Women in STEM Leanne Cribbs, Cell and Molecular Physiology
Empowering female scientists
Leanne Cribbs, PhD, came to Loyola University Chicago in 1993. Her lab specialized in cardiac ion channels, particularly in smooth muscles. She continues to work as a co-investigator on projects studying potassium channels in airway smooth muscles as they relate to asthma. She became director of graduate programs at the Health Sciences Division in 2011, and then was named associate dean for graduate education for the University in 2016. She oversees the Women in Science student group on the Heath Sciences Campus, a group that aims to career advancement opportunities for female graduate students and also help empower the next generation of female scientists.
Why did your interest shift from the lab to working and mentoring graduate students?
Loyola is such a friendly and collaborative place. It’s been a very open environment in terms of offering support with bridge funding and startup funding, which was important to me during my early years here. I also have really appreciated the opportunity to transition into working with the students. Even though I’m not in the lab anymore, I’ve appreciated the opportunity to use the background having been part of that world to help the incoming students and mentor them in a way different than in a laboratory.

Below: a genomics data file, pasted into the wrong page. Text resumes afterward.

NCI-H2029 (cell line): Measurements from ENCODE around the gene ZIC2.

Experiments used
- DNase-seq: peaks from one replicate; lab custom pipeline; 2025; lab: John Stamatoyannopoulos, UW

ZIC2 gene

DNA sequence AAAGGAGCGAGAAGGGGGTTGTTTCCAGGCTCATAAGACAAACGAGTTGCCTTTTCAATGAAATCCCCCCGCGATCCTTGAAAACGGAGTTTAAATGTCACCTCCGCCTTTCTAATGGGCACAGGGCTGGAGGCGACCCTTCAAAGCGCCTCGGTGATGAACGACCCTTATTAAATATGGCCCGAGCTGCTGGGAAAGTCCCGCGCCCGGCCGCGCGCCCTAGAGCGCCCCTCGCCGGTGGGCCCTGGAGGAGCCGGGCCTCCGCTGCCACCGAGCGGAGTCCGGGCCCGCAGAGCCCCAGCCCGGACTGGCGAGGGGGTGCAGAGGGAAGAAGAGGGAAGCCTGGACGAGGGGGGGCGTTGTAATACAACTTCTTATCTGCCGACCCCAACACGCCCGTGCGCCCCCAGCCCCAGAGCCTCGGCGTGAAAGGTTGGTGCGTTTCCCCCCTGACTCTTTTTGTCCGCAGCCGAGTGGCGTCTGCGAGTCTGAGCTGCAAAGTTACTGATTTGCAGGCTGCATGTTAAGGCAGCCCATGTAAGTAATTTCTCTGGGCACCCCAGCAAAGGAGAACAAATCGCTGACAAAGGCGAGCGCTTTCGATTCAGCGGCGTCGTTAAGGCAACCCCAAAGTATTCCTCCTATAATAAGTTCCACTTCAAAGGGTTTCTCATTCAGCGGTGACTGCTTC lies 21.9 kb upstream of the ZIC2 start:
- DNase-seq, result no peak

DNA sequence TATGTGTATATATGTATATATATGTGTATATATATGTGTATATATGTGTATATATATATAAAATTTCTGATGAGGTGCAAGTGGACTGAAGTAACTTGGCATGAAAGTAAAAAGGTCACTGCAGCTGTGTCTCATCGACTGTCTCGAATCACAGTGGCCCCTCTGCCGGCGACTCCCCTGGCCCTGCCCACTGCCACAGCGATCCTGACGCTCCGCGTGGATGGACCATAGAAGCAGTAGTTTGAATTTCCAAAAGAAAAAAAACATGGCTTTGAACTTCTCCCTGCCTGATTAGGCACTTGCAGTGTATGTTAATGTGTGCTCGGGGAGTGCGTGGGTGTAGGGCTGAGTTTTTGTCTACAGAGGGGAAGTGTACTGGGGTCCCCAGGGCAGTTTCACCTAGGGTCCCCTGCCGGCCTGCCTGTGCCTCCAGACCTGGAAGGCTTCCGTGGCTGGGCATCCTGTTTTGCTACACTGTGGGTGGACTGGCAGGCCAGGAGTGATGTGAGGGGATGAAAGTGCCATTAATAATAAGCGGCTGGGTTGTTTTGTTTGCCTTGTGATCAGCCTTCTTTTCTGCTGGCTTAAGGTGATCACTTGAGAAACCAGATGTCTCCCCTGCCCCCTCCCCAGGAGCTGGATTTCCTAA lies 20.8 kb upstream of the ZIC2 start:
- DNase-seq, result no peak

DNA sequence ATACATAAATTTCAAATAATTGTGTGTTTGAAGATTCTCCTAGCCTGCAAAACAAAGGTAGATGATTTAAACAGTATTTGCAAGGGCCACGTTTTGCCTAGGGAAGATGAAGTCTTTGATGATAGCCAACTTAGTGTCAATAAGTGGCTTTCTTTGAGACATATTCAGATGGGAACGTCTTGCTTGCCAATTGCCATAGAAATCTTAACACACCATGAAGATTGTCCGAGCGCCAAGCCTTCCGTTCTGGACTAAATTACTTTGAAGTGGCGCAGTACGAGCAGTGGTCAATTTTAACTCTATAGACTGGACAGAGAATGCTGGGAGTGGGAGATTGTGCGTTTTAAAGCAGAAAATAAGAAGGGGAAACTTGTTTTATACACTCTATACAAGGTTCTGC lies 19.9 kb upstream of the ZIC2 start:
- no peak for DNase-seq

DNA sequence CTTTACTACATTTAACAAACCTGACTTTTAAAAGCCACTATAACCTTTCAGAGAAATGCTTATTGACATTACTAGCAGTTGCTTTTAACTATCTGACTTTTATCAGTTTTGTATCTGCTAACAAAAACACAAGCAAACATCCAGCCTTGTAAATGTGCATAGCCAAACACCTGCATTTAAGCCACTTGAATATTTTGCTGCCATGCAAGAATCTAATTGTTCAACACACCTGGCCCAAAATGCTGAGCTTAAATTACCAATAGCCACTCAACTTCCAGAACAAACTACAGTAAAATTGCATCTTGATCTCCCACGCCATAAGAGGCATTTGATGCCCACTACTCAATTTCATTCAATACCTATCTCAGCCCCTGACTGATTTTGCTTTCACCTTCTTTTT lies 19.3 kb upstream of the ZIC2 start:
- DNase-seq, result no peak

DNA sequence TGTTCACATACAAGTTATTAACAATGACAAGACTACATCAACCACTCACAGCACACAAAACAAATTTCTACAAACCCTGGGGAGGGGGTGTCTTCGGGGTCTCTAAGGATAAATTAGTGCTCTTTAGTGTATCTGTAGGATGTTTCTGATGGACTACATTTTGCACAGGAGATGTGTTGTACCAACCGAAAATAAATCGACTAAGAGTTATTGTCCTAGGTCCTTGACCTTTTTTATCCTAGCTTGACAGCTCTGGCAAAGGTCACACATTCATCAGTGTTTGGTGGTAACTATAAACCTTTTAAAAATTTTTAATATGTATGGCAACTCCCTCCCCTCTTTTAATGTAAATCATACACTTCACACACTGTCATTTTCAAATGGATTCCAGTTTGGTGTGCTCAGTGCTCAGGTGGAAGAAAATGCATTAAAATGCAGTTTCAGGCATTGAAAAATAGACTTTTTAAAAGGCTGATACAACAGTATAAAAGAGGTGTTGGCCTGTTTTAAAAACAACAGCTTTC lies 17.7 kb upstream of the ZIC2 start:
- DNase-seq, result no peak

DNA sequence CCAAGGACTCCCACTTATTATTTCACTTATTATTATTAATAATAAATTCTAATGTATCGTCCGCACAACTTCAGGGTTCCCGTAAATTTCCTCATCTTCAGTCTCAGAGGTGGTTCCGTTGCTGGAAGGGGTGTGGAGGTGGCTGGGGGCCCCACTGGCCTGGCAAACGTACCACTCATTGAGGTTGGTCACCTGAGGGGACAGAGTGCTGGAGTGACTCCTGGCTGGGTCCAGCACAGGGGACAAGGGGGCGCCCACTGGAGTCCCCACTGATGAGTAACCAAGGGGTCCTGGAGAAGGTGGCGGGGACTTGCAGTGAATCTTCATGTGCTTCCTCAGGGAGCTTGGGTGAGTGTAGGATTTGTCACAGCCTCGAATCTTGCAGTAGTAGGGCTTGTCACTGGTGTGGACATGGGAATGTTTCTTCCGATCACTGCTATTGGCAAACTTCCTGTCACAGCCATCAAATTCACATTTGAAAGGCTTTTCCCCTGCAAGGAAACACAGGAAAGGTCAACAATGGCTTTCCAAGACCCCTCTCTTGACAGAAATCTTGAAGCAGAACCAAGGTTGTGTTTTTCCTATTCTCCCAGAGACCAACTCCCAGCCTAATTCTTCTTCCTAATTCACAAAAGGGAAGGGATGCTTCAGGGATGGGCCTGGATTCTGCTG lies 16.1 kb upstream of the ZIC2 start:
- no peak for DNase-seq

Why is mentorship, particularly of female graduate students, so important?
Clearly there is disparity and inequality in salary levels, there’s inequality of women in leadership positions. There’s a lot of attention being given to it now but that attention is really essential to keep making progress. The Women in Science group has done a nice job of both supporting and nurturing their own peers here that provides services and outlets for women in research on this campus and also taking that out to the community and bringing students here. Bringing them here is so much different than going out and doing a demonstration. Letting them see, you do this, see how fun it is.
Someone at my stage or even a faculty member can go out and talk to girls and say you should do science, but seeing young women who are closer to their age that are passionate and enjoy it, it’s so much easier for them to relate and see that they could be doing it.
of STEM jobs nationwide are held by women.